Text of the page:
Billy Gogan Gone fer Soldier
261 pages

Billy Gogan Gone fer Soldier


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261 pages
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The second book in the Billy Gogan Series by Roger Higgins is a powerful and thrilling historical novel about friendship, cruelty, and the search for love during the most brutal battles of the Mexican American War.

The adventures continue for Billy Gogan, an intrepid Irish-American immigrant. Young Billy enlists in the U.S. Army on the eve of the war. Amidst the bloodshed he encounters the Texas Rangers, Ulysses S. Grant and friends who fight alongside him.

Billy navigates a dangerous path through gambling dens, wealthy estates, mysterious women, and sweltering heat. While challenged to follow meaningless orders, he struggles to escape a threat more imminent than war.

Roger Higgins, author of Billy Gogan, American, presents the second historical fiction novel in the award-winning Billy Gogan series. Roger’s debut novel has been honored by the Hollywood Book Fest, (Honorable Mention, 2018), the International Book Awards (Finalist, 2017), the New York Book Festival (Honorable Mention, 2018), Reader’s Favorite (Finalist, 2018), Best Book Awards (Finalist, 2018), and the Independent Author Network (Finalist, 2018).



Publié par
Date de parution 28 février 2019
Nombre de lectures 0
EAN13 9781609521387
Langue English
Poids de l'ouvrage 1 Mo

Informations légales : prix de location à la page 0,0047€. Cette information est donnée uniquement à titre indicatif conformément à la législation en vigueur.


Critical acclaim for Billy Gogan, American, the debut novel of an exciting series chronicling the life and times of Billy Gogan during the tumultuous years leading up to and during the Mexican-American War, when the United States first learned how to be an imperial power International Book Awards: 2017 Finalist, Historical Fiction Hollywood Book Fest: 2018 Honorable Mention New York Book Festival: 2018 Honorable Mention Readers’ Favorite: 2018 Honorable Mention in Adventure Fiction Independent Author Network Book of the Year Awards: 2018 Finalist
“Well-written and rich in historical detail, giving a fascinating glimpse of the period…. Highly recommended.” —Jeff Westerhoff, The Historical Novel Society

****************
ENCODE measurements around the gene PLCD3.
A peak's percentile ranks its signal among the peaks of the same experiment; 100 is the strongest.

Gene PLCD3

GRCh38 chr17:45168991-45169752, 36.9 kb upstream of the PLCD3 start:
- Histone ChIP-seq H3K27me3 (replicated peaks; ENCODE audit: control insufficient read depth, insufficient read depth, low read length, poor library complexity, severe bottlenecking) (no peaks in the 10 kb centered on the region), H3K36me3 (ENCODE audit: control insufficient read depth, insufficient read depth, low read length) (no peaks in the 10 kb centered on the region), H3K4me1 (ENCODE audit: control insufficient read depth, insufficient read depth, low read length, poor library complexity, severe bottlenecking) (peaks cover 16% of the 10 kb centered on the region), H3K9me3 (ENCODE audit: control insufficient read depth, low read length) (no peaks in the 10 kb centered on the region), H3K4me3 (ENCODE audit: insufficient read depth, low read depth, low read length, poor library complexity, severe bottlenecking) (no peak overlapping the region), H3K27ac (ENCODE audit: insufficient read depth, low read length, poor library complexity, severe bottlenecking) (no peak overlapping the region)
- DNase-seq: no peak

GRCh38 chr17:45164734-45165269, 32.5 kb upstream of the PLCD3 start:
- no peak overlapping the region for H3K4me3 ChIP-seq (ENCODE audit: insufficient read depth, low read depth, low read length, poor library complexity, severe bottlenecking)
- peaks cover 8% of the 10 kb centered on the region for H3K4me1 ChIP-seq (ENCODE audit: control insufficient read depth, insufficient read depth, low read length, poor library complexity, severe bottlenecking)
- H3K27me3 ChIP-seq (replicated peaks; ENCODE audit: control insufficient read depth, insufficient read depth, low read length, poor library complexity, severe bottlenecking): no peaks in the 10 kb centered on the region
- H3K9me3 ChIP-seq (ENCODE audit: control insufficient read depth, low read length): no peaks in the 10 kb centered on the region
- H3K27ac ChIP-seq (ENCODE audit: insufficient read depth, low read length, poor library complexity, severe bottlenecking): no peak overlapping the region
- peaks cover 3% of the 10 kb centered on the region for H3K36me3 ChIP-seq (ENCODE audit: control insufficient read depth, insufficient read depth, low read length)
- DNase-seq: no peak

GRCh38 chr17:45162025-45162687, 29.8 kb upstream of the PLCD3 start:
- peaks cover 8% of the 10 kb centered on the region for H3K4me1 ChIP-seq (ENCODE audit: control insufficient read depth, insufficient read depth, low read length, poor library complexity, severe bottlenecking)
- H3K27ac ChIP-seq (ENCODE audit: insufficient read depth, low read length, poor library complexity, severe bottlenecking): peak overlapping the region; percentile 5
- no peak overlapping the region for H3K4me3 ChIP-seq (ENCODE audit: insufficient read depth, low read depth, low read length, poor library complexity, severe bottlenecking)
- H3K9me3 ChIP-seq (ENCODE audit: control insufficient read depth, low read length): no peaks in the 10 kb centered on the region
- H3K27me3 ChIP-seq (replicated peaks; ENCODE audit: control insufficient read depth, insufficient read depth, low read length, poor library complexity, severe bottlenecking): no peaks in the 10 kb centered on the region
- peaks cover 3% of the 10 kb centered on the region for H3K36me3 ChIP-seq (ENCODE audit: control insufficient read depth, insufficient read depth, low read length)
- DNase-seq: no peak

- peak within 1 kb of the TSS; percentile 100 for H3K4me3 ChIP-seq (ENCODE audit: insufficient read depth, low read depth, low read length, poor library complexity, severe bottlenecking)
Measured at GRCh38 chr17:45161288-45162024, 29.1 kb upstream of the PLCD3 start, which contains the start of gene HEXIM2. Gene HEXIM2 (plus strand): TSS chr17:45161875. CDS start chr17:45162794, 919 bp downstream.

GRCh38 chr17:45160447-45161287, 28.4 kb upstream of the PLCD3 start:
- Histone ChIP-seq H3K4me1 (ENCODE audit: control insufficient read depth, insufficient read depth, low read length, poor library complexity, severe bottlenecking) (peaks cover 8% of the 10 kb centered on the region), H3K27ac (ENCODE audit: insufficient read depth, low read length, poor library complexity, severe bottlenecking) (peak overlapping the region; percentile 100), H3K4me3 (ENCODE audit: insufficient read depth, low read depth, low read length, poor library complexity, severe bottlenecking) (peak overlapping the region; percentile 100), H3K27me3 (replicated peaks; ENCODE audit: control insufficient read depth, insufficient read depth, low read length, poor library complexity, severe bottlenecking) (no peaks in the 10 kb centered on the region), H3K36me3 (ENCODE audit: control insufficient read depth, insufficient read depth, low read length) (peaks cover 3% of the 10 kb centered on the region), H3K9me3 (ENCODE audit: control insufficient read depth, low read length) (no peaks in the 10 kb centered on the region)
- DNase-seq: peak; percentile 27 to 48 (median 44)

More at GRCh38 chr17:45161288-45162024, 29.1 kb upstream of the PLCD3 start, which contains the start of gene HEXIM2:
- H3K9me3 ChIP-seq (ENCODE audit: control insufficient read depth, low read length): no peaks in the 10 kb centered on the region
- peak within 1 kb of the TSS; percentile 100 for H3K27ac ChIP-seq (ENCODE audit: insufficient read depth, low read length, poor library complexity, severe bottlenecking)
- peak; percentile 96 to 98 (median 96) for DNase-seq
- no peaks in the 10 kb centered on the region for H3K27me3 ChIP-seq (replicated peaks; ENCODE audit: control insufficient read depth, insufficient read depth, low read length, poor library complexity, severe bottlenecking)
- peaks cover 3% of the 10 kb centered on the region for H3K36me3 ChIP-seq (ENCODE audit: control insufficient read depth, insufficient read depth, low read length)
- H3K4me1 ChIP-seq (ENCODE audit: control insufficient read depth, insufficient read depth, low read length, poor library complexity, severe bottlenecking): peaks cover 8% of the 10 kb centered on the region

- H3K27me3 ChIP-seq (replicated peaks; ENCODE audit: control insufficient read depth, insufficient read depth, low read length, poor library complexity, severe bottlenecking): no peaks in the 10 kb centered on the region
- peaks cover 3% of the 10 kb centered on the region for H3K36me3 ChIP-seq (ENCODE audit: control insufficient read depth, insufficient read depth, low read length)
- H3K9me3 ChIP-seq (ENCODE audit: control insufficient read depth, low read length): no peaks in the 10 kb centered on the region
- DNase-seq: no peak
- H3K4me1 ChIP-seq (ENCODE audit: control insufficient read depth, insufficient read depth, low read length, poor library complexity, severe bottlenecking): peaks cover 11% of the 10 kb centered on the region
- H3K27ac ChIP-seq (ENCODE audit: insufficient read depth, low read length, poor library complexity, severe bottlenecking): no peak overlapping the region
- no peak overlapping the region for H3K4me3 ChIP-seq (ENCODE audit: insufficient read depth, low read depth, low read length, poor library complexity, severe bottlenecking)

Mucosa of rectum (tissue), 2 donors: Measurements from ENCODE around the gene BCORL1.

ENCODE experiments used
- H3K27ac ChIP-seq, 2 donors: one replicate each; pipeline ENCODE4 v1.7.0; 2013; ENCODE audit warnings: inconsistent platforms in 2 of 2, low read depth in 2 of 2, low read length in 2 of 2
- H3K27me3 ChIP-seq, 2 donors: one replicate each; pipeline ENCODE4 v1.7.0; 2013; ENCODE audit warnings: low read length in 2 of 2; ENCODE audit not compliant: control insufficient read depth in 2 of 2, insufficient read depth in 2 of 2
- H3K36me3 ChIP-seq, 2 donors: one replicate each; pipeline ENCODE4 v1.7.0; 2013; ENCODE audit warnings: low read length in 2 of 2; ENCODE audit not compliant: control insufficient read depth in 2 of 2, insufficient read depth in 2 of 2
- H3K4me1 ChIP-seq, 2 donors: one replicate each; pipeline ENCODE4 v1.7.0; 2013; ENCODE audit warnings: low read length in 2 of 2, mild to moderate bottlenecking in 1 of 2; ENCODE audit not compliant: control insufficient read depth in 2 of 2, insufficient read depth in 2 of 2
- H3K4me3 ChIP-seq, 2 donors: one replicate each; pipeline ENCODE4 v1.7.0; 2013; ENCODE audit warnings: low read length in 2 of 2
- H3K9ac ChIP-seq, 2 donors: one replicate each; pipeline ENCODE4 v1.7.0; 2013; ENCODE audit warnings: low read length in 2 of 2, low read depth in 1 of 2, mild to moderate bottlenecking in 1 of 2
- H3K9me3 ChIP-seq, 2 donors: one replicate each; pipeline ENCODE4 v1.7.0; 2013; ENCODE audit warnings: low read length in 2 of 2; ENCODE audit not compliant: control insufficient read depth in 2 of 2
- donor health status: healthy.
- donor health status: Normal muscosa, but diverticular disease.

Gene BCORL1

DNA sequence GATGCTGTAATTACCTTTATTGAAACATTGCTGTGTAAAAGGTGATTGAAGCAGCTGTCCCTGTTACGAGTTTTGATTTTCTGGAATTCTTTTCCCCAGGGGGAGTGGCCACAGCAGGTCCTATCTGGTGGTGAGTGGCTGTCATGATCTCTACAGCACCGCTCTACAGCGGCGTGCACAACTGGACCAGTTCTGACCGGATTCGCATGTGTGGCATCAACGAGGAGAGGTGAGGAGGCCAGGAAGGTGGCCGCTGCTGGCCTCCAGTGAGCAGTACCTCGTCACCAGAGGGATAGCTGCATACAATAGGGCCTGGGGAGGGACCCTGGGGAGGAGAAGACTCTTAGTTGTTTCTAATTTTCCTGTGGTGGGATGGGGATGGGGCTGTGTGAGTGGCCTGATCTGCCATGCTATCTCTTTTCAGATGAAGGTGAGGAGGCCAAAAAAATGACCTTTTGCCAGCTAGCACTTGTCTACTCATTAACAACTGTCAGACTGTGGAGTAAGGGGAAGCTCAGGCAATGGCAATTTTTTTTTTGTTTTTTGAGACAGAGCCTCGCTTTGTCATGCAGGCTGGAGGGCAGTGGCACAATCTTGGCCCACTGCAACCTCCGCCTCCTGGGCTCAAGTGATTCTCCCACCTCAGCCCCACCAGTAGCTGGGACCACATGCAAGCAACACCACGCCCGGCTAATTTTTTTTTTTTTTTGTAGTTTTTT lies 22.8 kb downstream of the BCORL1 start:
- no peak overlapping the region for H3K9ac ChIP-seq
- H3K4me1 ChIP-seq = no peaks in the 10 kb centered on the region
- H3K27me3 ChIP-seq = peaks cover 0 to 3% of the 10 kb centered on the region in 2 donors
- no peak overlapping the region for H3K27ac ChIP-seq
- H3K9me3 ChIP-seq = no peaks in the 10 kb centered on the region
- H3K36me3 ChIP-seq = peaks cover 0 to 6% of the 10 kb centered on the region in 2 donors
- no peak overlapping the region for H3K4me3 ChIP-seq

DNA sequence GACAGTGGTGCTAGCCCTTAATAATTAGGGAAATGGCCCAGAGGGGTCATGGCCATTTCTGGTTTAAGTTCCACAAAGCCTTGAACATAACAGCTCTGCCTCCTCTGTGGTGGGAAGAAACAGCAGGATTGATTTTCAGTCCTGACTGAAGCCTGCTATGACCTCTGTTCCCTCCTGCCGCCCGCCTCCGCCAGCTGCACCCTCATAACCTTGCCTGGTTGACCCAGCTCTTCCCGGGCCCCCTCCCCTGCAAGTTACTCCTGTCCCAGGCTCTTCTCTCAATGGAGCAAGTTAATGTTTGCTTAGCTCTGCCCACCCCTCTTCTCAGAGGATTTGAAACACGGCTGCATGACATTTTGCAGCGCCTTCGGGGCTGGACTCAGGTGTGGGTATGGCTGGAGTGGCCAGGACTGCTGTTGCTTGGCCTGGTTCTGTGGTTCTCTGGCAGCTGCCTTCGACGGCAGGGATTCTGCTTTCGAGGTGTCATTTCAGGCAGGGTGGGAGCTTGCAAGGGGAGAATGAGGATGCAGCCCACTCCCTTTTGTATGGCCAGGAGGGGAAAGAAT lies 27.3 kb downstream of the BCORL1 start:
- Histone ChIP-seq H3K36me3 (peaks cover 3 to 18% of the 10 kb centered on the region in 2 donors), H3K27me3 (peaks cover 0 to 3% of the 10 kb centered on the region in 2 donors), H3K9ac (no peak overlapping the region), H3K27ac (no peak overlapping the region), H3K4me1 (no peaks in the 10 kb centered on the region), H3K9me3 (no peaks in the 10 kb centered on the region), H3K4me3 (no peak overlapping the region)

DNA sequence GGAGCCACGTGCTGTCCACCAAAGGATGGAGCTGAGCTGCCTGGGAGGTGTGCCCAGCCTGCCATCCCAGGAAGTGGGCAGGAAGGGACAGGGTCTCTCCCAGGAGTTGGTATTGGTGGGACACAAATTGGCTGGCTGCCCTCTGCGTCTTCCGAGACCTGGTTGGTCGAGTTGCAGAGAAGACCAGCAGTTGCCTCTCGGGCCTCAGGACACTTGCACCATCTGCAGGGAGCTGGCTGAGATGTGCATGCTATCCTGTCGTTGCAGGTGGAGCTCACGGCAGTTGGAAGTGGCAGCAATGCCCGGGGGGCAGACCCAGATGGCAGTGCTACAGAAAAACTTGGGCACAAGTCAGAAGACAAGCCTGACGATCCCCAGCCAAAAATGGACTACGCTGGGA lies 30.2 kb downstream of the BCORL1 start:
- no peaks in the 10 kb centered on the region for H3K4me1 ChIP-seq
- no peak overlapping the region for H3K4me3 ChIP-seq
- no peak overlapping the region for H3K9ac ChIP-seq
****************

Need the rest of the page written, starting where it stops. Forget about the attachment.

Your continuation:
“The heartbeat of tenderness, love, and even racial enlightenment pulses through ‘Gotham’s’ brutal veins…Higgins writes descriptions so spot-on, you need to close the book and look around your own room to remind yourself that you really are safe and sound in the here and now.” —Gary Buslik, author and professor of English
“A sweeping epic saga of one Irish immigrant’s passage both across the Atlantic Ocean to a new land and his coming of age from boy to man. As an Irish-American…it made me thirst for more...a book about the melting pot which came to be called America.” —John J. Kelly,Detroit Free Pressreviewer
“Through Billy we discover what it was like…not only to travel to and survive in a foreign country, but also to make a new life, and learn about love, hate, and the myriad emotions in between.” —Susan Keefe,Midwest Book Review
“A hypnotizing tale that defines the origin of not only Billy Gogan but of each of us at our point of entry, past historical or recent, into America. A brilliant tour de force.” —Grady Harp,San Francisco Review of Books
“Higgins’s prose weaves together a world not only of violence, but of love, tenderness, compassion and the incomparable strength of the human spirit.” —Pamela Gossiaux, author ofRusso Romantic Mysteries
“This riveting historical novel is told in the first person, which lends an immediacy to the story that will resonate with readers. It is the story of what all immigrants are in search of: a better life.” Irish American Times Critical acclaim for Billy Gogan, Gone fer Soldier
“Fold together the splendid Irish language, the flavors and scents of Ireland and Texas, a dissecting eye of the evils of the crime wherever it appears in the story, and the result is a hypnotizing tale . . . fortunately to be continued!” —Grady Harp,San Francisco Review of Books
Copyright © 2019 by American Memoir LLC
Travelers’ Tales and Solas House are trademarks of Solas House, Inc. Palo Alto, California 94306
Cover Design: Creative Communications and Graphics, Inc. Page Layout: Howie Severson, using the fonts Goudy and California Titling
Library of Congress Cataloging-in-Publication Data is available upon request.
For more information about the Billy Gogan series, visit
ISBN 978-1-60952-137-0 (paperback) ISBN 978-1-60952-138-7 (ebook) ISBN 978-1-60952-175-2 (hardcover)
First Edition 10 9 8 7 6 5 4 3 2 1 Printed in the United States of America
To Pat, who continues to give Billy his chance to live, and
To my grandchildren, may you find and explore many wonderful worlds in the books you will be reading in the years to come
Historical accuracy is like quicksand. Stay too long in the same place and it will suck you down and there will be no movement, no dynamism to the story. Too much attention to factual detail is undoubtedly an impediment to literary art. —James Forrester, “The Lying Art of Historical Fiction,”The Guardian(August 6, 2010)